Deep Drone Challenge: an EPITA student makes it to the finals!
Sponsored by Airbus and organized by brigkAIR, a Bavarian incubator, the Deep Drone Challenge is an international competition that requires participants to combine a number of technologies to design an autonomous drone. Launched in 2020, the competition will end in June with a grand finale organized in Germany at the Airbus Drone Center. Ranking among the 14 top teams is the IONIS Team, which includes Eliaz Pitavy (EPITA class of 2022), a fourth-year IMAGE Major, partnering with David Boccara and Charles Colin, two fifth-year students at ESME Sudria.
Eliaz’s interest in the Deep Drone Challenge did not begin in France or Germany, but in India. Indeed, it was there, during his 2nd year semester abroad, that he met Charles, who was studying programming and computer science at the same university. The two students hit it off and a few months later, when Charles, then an apprentice at Airbus Helicopters, heard about this competition combining drones and artificial intelligence, he naturally decided to talk to Eliaz about it. “When he asked me to join him on this adventure, I thought about it one short day before accepting,” says Eliaz Pitavy.
The Deep Drone Challenge, launched to prepare for the arrival of CityAirbus, the “drone taxi” designed by Airbus and scheduled to be marketed by 2024, was extremely appealing to this future engineer with a passion for Machine Learning. “Participants in the competition must design an autonomous drone with two challenges: obstacle recognition and voice recognition,” explains Eliaz. Our team therefore decided to focus on voice recognition: our goal was to create an autonomous drone capable of communicating with a control tower. This tower must also be able to clearly communicate with the drone, just like a pilot in an ordinary aircraft.”
The IONIS team and the IONIS Bot
left to right: David, Eliaz and Charles
While continuing to study, the members of the trio worked for several months on developing and perfecting the drone they call the “IONIS Bot”, in reference to the IONIS Group, which includes both EPITA and ESME Sudria. “For this challenge, I’m helping David develop the drone’s code, especially the part that requires translating the commands coming from the control tower,” says the EPITA student. As these are voice commands, artificial intelligence is needed to transform them into text that the drone can understand. This is the main part of my work on the project.” This project required many test sessions that are now bearing fruit. The “IONIS Bot” is capable of listening to an audio stream from a radio and relaying commands transmitted according to ATC rules (sentences that can be spoken by a real air traffic controller), processing the stream and flying based on this information and the surrounding environment. It can then rely on a fairly powerful neural network, fueled and trained by several thousand audio files, most of which came from other students who chose to help with the project by recording these commands.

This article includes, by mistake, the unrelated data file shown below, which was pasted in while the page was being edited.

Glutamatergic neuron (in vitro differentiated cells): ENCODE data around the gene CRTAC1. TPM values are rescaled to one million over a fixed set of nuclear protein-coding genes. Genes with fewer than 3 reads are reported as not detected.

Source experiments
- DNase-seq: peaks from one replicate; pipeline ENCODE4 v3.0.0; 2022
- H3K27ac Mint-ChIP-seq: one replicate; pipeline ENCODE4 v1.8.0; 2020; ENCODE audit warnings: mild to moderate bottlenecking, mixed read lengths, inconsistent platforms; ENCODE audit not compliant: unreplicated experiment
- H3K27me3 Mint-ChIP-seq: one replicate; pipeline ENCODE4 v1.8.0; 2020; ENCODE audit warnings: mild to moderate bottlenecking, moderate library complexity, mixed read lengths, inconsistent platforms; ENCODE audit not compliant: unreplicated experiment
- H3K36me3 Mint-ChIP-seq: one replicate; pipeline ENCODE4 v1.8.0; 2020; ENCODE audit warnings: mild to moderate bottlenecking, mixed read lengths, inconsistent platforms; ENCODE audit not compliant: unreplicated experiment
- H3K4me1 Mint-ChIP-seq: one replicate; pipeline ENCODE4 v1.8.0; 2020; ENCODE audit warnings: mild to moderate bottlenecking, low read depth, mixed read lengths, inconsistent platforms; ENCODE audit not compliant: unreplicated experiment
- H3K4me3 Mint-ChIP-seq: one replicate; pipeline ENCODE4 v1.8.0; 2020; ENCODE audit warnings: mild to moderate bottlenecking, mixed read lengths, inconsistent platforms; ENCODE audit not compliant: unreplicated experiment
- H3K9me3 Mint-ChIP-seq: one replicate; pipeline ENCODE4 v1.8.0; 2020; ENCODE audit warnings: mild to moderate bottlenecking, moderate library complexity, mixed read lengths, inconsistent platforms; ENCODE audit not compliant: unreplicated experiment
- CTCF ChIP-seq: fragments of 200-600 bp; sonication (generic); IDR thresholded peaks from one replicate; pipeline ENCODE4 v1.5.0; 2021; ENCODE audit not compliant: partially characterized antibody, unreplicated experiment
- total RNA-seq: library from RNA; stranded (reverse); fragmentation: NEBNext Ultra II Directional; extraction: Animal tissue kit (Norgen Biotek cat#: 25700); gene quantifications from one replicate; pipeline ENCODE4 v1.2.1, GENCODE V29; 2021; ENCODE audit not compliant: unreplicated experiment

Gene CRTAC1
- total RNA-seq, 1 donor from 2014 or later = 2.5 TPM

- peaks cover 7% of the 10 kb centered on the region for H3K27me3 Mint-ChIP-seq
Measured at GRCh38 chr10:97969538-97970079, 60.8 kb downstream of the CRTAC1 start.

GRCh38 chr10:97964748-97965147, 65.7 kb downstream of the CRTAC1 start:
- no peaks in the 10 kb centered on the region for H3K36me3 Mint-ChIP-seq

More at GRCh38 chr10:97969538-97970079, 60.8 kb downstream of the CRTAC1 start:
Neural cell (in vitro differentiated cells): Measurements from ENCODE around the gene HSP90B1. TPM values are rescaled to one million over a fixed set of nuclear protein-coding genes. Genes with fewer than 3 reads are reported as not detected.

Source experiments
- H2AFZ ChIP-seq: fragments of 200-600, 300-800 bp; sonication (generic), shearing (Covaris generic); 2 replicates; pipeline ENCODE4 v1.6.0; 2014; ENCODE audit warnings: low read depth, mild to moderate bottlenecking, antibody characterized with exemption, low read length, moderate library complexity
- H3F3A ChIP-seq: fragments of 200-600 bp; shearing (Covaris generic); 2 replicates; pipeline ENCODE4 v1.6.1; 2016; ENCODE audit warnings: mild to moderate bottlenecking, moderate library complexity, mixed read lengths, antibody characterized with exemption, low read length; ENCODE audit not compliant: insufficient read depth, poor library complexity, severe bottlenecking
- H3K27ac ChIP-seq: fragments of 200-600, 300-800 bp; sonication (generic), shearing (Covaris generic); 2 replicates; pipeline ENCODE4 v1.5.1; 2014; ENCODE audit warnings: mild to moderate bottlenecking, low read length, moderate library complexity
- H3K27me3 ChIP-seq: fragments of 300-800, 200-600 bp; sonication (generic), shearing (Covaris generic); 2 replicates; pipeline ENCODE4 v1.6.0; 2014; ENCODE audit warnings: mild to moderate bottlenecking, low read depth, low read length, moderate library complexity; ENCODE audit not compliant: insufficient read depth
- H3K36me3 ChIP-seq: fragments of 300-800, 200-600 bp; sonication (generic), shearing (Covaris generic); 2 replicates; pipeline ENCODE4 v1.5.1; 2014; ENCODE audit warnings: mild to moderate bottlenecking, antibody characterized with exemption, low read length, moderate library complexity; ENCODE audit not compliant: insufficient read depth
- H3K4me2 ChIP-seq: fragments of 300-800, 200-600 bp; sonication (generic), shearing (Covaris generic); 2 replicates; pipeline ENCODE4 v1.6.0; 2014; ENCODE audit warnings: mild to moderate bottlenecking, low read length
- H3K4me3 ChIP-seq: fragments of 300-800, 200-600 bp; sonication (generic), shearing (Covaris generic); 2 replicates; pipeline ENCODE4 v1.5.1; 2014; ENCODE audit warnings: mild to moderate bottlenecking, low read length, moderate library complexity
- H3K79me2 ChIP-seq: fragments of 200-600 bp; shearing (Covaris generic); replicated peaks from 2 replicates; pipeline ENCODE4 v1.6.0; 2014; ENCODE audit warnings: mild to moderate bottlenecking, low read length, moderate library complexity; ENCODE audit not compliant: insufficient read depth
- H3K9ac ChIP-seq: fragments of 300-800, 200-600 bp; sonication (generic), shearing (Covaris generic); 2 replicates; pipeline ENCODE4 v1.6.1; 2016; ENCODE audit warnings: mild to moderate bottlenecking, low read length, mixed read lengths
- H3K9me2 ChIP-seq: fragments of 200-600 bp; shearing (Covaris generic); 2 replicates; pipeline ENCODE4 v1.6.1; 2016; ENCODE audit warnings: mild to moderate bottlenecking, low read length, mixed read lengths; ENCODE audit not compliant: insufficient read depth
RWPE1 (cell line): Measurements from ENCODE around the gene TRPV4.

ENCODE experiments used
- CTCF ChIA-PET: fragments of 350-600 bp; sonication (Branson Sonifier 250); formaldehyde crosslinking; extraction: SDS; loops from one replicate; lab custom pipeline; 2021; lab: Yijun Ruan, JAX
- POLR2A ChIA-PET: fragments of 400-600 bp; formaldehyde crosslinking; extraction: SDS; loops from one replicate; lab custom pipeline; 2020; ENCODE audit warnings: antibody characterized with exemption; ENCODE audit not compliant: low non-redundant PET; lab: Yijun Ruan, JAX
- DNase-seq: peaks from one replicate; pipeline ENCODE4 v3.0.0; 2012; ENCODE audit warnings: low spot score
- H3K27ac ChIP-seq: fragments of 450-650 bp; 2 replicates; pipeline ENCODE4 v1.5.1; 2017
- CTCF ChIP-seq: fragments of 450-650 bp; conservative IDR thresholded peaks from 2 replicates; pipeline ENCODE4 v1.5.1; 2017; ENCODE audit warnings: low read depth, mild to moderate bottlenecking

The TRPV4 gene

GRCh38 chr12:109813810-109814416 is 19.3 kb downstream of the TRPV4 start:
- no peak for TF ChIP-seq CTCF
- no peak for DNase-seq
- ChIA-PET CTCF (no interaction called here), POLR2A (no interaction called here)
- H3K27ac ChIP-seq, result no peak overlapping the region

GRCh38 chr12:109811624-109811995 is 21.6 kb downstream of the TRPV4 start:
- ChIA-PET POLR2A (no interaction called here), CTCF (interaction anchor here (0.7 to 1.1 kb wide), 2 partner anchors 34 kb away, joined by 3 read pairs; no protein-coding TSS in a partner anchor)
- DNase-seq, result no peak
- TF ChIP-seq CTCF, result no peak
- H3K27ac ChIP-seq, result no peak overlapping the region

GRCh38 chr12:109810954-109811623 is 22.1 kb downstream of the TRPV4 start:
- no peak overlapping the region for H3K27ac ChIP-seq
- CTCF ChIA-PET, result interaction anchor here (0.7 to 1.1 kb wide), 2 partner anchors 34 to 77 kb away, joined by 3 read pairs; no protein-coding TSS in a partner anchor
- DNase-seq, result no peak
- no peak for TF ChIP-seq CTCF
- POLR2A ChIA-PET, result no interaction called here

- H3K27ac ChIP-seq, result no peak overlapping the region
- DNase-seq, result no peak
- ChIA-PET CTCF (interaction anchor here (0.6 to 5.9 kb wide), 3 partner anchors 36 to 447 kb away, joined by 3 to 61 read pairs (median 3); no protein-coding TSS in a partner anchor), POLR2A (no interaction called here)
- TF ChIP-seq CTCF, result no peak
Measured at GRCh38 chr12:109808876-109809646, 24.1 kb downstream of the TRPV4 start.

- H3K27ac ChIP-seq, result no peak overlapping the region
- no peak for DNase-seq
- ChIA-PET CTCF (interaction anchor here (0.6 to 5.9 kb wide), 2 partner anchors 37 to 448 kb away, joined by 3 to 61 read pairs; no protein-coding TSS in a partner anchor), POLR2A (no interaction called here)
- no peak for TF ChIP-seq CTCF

For Eliaz, the assimilation of commands was the leading technical difficulty of the challenge: “You have to keep in mind that sound coming from a radio is very ‘noisy’. If this noise does not disturb a pilot who is used to hearing given orders, it is immediately much more difficult to process for an artificial intelligence system. That was my biggest challenge: to ‘denoise’ the commands received from the radio in order to extract their content correctly.” But that wasn’t the only challenge the trio faced.
“Indeed, we had to stay focused and motivated after the challenge was postponed twice due to Covid-19 and experienced problems with our drone. It crashed and burned its engine… But now, it’s all in order and we are extremely motivated!”
IONIS Bot logo created by graphic designer Antoine Peltier
It is this motivation and this “technical alchemy” between the three future engineers that has allowed the IONIS Team to reach the grand finale. The finals will take place in the city of Ingolstadt, known for its Airbus Defence and Space Center. A destination that the students were able to visit last April for a final test session in real conditions. Now, the team hopes that their drone will stand out at the event and earn as many points as possible – there are a total of 60 points corresponding to different criteria and the team with the most points wins the challenge. “In addition to the part of the challenge where everyone is rated in the same manner, using the same commands given by the organization, there will be another “freestyle” part that we are also counting on,” Eliaz confides.
The “IONIS Bot” will reveal other facets concerning safety, such as a parachute run by a specific system, a station that facilitates project management and mobility, with a monitoring interface that allows us to see where the drone is in real time, a management interface for the commands and, finally, an integrated Wi-Fi router. The team is also preparing something special that they are keeping secret until D-day. This gives hope to the students, who do not intend to stop here and are already planning to participate in other future competitions, regardless of the results of this challenge. “Besides, once the finals are over, we will most likely share our work with those who are interested in order to explain how the code is used and the drone was built”, stated Eliaz. The important thing is not only to participate, but to share.